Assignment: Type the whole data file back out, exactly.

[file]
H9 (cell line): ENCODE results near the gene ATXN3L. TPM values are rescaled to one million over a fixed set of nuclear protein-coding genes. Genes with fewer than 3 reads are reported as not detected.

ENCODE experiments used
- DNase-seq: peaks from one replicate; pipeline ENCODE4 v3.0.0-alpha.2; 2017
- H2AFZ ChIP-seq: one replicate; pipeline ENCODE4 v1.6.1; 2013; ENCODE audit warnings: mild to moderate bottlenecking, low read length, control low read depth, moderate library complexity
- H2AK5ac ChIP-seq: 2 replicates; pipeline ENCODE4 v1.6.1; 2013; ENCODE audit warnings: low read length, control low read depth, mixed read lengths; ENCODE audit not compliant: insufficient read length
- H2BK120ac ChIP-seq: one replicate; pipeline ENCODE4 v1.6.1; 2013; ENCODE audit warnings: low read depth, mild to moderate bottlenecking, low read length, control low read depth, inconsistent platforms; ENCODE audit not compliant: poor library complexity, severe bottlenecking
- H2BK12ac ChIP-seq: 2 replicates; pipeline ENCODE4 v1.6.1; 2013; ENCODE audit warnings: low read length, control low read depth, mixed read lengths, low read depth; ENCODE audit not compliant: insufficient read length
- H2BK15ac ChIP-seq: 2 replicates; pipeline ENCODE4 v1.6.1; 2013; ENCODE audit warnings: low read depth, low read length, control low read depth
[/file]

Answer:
H9 (cell line): ENCODE results near the gene ATXN3L. TPM values are rescaled to one million over a fixed set of nuclear protein-coding genes. Genes with fewer than 3 reads are reported as not detected.

ENCODE experiments used
- DNase-seq: peaks from one replicate; pipeline ENCODE4 v3.0.0-alpha.2; 2017
- H2AFZ ChIP-seq: one replicate; pipeline ENCODE4 v1.6.1; 2013; ENCODE audit warnings: mild to moderate bottlenecking, low read length, control low read depth, moderate library complexity
- H2AK5ac ChIP-seq: 2 replicates; pipeline ENCODE4 v1.6.1; 2013; ENCODE audit warnings: low read length, control low read depth, mixed read lengths; ENCODE audit not compliant: insufficient read length
- H2BK120ac ChIP-seq: one replicate; pipeline ENCODE4 v1.6.1; 2013; ENCODE audit warnings: low read depth, mild to moderate bottlenecking, low read length, control low read depth, inconsistent platforms; ENCODE audit not compliant: poor library complexity, severe bottlenecking
- H2BK12ac ChIP-seq: 2 replicates; pipeline ENCODE4 v1.6.1; 2013; ENCODE audit warnings: low read length, control low read depth, mixed read lengths, low read depth; ENCODE audit not compliant: insufficient read length
- H2BK15ac ChIP-seq: 2 replicates; pipeline ENCODE4 v1.6.1; 2013; ENCODE audit warnings: low read depth, low read length, control low read depth